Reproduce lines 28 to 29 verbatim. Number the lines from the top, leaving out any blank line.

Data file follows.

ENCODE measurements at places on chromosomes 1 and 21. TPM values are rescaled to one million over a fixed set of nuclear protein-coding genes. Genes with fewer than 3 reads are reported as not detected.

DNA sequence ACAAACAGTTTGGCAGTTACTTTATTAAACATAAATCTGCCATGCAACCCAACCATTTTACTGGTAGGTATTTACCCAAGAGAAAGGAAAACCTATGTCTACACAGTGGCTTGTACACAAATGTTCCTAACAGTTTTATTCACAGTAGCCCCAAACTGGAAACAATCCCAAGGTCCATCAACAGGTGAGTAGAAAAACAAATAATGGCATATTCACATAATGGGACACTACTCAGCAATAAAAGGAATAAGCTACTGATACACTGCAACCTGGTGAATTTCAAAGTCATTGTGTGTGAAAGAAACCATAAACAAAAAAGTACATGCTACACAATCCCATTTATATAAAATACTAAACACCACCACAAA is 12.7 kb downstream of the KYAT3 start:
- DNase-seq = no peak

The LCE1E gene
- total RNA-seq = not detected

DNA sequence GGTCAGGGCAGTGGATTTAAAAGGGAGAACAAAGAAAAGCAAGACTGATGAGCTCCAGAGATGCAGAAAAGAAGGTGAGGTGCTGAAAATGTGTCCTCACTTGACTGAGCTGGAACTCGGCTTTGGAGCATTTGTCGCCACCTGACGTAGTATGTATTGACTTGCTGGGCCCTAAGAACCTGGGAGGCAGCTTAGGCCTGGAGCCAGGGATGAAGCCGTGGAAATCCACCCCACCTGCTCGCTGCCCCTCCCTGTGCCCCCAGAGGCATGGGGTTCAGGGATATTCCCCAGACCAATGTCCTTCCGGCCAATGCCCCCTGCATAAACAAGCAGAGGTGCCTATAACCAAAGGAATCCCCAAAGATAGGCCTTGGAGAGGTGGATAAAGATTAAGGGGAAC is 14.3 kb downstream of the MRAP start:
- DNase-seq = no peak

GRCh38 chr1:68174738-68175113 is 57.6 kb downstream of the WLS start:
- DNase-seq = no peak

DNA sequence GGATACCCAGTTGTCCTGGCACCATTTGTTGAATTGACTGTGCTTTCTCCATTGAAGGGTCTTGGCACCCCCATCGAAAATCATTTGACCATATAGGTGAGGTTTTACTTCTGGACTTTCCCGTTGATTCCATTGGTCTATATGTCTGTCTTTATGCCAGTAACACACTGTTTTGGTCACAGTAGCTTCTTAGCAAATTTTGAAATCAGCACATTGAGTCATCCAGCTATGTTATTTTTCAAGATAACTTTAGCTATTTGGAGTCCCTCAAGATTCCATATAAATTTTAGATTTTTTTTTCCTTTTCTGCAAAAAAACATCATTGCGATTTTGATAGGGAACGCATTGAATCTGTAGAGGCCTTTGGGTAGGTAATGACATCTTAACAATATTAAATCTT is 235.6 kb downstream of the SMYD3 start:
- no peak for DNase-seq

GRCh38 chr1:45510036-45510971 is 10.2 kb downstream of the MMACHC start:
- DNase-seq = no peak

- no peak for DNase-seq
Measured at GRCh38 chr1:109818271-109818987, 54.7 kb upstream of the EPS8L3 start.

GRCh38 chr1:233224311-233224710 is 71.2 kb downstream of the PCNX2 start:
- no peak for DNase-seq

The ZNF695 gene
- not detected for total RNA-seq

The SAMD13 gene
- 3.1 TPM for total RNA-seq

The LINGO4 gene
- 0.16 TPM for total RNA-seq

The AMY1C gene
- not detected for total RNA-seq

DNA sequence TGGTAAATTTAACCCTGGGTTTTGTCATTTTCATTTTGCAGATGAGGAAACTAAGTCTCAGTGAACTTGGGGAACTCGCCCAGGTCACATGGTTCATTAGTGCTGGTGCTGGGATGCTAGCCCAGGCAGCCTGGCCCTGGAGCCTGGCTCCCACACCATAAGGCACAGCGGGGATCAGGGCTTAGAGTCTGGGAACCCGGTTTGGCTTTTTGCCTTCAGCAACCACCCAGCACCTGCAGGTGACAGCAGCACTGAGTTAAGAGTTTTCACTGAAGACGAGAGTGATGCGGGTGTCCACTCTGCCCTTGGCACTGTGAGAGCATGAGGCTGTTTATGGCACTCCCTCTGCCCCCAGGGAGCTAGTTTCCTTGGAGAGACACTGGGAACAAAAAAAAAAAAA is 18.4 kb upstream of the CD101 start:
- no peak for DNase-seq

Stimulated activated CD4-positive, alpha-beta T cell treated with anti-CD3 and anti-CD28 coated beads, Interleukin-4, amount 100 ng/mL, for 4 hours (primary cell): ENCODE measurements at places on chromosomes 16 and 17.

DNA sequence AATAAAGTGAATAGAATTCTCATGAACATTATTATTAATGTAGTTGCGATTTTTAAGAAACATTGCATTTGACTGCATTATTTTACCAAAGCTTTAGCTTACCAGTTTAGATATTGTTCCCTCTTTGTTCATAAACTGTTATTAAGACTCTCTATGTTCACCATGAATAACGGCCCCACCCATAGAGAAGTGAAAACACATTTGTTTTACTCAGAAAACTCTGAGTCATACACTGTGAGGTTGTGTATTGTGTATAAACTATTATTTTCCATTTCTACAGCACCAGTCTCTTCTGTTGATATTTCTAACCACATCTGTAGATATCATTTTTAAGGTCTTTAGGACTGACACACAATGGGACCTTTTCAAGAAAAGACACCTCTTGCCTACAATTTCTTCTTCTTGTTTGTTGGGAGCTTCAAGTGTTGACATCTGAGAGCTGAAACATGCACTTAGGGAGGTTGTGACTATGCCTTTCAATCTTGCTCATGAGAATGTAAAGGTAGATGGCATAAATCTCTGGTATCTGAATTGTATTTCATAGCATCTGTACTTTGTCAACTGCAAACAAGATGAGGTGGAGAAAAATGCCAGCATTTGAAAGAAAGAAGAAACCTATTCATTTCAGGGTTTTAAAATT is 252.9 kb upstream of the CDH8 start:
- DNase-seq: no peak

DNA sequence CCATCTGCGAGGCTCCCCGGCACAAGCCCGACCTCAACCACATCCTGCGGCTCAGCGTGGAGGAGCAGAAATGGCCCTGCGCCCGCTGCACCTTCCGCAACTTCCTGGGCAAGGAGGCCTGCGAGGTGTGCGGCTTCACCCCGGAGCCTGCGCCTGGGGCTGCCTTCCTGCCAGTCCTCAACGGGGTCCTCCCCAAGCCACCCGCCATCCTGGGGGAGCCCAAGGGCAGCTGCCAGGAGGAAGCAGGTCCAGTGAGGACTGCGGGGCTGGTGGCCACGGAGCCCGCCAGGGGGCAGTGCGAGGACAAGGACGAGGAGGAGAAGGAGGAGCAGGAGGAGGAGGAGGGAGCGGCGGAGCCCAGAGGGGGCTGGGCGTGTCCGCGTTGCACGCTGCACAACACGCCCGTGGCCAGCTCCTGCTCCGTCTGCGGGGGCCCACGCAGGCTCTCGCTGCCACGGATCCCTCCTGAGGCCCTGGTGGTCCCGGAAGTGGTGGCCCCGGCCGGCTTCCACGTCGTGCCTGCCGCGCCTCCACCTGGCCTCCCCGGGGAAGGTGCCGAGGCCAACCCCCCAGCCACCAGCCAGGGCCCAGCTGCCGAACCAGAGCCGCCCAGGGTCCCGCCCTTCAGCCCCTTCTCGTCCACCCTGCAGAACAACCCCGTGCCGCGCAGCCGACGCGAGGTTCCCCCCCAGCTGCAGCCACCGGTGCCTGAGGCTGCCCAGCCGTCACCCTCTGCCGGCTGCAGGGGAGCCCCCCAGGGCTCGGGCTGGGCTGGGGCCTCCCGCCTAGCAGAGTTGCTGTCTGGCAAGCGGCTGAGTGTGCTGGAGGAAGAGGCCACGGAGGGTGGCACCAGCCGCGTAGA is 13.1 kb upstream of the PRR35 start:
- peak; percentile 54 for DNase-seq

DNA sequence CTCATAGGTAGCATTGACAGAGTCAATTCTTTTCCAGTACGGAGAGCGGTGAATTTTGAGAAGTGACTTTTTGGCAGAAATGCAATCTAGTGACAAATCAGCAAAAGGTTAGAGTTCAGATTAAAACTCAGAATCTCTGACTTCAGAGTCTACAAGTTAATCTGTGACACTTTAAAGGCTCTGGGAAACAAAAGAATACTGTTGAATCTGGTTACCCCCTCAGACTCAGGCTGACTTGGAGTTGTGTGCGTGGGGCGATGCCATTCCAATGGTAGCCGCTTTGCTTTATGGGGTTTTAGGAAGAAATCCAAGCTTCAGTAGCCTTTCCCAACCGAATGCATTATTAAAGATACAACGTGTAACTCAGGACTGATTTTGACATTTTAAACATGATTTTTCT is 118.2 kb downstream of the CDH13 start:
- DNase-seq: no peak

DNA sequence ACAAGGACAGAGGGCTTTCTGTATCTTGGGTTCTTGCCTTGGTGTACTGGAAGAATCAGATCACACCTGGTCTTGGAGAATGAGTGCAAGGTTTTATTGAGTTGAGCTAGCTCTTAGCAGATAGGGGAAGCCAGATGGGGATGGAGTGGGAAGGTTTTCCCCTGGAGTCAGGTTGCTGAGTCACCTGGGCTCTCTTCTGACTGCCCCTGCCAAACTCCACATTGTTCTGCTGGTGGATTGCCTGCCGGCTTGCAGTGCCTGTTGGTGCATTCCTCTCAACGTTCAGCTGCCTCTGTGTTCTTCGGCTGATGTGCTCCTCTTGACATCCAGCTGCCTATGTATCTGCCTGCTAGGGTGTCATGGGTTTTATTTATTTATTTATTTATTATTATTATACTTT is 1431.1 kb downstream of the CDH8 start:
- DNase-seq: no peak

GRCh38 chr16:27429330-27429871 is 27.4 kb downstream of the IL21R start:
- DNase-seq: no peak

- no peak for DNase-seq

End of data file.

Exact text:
Stimulated activated CD4-positive, alpha-beta T cell treated with anti-CD3 and anti-CD28 coated beads, Interleukin-4, amount 100 ng/mL, for 4 hours (primary cell): ENCODE measurements at places on chromosomes 16 and 17.

DNA sequence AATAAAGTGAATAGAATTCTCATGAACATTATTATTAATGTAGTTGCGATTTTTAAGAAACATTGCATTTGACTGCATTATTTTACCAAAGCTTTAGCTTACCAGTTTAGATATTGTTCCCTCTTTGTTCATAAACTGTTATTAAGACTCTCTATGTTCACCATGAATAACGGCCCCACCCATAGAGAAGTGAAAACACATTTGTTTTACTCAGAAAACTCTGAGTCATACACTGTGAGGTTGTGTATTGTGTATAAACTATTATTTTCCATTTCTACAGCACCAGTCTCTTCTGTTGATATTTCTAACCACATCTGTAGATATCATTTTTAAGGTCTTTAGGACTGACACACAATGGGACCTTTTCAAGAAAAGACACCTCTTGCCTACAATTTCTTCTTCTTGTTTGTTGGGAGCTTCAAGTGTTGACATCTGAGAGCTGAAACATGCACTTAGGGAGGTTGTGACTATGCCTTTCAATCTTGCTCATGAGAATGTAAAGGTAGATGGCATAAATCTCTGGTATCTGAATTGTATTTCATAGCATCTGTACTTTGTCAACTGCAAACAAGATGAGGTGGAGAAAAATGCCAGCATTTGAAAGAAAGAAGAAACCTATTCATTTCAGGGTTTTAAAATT is 252.9 kb upstream of the CDH8 start: